Have you ever wondered how clean your cruise ship is?
Before boarding, or even booking, it is possible to find out more than you think about the sanitation and cleanliness aboard every cruise ship that docks in the United States. This information, provided by the Centers for Disease Control and Prevention (CDC), may calm some of your fears about health and safety on the biggest cruise liners in the world.
Inspections by the CDC
As part of the Department of Health and Safety, the CDC is responsible for promoting environmental health, as well as preventing and preparing for health concerns. The directive for the CDC includes protecting Americans from threats to their health, safety, and security. To effect this directive, the CDC must oversee and inspect an industry that could put Americans at risk of illness or disease. Those who patronize the cruise industry are vulnerable to gastrointestinal illnesses, outbreaks of norovirus, and food-related sickness caused by improper preparation.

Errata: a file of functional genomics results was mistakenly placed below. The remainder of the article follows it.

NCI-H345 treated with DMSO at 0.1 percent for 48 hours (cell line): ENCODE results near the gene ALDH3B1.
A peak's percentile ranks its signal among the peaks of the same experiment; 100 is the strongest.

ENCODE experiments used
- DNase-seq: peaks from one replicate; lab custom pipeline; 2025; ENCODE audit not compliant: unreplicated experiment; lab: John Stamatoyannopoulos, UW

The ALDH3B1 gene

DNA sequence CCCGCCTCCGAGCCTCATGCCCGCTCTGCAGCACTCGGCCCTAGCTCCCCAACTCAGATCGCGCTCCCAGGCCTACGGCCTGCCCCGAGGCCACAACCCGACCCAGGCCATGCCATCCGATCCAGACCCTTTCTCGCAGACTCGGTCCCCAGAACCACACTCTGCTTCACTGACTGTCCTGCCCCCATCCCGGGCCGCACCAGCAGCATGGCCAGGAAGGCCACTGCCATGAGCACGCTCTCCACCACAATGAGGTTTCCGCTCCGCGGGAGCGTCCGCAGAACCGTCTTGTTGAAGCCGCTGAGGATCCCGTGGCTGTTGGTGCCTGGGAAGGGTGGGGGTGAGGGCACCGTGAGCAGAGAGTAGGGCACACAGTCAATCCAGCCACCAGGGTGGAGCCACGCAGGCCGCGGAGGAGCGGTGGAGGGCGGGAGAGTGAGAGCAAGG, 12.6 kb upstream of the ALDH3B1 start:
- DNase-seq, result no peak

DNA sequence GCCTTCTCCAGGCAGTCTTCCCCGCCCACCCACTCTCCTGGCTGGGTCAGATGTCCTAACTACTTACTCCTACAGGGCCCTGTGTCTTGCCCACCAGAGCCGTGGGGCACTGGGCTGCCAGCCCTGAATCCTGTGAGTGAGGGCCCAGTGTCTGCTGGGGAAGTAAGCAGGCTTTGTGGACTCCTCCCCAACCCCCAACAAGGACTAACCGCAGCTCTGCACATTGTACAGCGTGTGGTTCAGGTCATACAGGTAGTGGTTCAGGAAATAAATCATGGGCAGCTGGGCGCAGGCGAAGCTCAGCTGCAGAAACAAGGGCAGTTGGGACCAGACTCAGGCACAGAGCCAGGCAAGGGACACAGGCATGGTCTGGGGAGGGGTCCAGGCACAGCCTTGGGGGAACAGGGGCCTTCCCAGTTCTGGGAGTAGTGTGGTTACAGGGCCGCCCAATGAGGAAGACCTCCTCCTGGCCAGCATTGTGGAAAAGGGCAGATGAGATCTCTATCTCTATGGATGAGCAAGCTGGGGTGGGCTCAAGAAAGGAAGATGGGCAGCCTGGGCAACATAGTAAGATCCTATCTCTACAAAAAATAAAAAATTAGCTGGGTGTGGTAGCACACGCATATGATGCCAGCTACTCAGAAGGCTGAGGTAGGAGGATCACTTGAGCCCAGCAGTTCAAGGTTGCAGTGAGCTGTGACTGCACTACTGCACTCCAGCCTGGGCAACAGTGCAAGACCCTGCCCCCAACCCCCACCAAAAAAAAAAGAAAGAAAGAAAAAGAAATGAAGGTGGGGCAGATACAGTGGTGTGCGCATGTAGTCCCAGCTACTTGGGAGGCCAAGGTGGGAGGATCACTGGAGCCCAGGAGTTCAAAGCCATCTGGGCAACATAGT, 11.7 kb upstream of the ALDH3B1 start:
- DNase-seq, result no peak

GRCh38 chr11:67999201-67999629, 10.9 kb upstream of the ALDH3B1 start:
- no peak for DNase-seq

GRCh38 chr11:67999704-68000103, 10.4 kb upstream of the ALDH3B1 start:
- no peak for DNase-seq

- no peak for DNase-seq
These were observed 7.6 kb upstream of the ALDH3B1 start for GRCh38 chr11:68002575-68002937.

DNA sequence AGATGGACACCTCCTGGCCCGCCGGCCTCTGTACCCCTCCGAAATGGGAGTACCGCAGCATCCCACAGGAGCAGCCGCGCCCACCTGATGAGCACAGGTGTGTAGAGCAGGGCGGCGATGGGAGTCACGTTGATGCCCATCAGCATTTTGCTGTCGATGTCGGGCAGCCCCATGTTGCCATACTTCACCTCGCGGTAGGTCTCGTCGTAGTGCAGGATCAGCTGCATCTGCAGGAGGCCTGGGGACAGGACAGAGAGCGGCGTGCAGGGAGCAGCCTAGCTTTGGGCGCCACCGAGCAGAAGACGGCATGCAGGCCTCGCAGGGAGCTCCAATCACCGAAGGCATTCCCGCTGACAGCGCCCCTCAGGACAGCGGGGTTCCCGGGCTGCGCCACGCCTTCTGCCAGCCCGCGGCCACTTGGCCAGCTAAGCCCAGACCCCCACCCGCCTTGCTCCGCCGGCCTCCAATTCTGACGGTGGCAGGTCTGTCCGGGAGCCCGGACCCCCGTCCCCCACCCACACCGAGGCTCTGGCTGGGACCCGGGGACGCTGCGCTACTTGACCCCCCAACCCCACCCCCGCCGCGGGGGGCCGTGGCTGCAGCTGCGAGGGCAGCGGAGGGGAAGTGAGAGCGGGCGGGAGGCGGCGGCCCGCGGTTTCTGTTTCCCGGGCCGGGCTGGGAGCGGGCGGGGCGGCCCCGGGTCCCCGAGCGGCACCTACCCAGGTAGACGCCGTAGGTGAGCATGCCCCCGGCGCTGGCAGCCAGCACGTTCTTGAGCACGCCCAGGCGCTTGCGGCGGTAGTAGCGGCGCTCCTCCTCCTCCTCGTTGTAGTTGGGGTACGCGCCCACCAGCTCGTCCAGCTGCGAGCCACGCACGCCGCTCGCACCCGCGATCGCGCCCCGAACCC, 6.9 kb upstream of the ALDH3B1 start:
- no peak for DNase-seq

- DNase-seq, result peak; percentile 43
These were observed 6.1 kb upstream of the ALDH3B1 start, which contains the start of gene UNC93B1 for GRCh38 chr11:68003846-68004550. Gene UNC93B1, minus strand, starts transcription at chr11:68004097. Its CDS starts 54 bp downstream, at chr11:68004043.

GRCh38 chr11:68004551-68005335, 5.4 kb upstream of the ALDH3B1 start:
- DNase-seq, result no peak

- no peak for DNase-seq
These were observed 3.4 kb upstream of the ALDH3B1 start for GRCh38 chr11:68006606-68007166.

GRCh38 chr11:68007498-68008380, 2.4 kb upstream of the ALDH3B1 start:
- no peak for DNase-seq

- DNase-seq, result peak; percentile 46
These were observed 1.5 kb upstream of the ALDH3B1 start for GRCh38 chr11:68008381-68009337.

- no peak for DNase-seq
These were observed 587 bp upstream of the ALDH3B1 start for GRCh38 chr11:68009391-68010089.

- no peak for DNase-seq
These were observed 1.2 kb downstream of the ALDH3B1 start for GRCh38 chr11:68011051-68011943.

Through the Vessel Sanitation Program, the CDC has taken steps to prevent these illnesses from affecting cruise passengers today and in the future.
The CDC’s Vessel Sanitation Program partners with cruise companies to prevent and control gastrointestinal illnesses on a cruise ship. As part of this partnership, the Vessel Sanitation Program provides best practices and training to cruise ship employees. The program also conducts two annual inspections of every cruise ship that docks in the United States.
These inspections are unannounced to the cruise ship owner or operator. The Vessel Sanitation Program reviews the operational sanitation of every cruise ship, and it makes the results of its inspections known to the general public through the CDC website.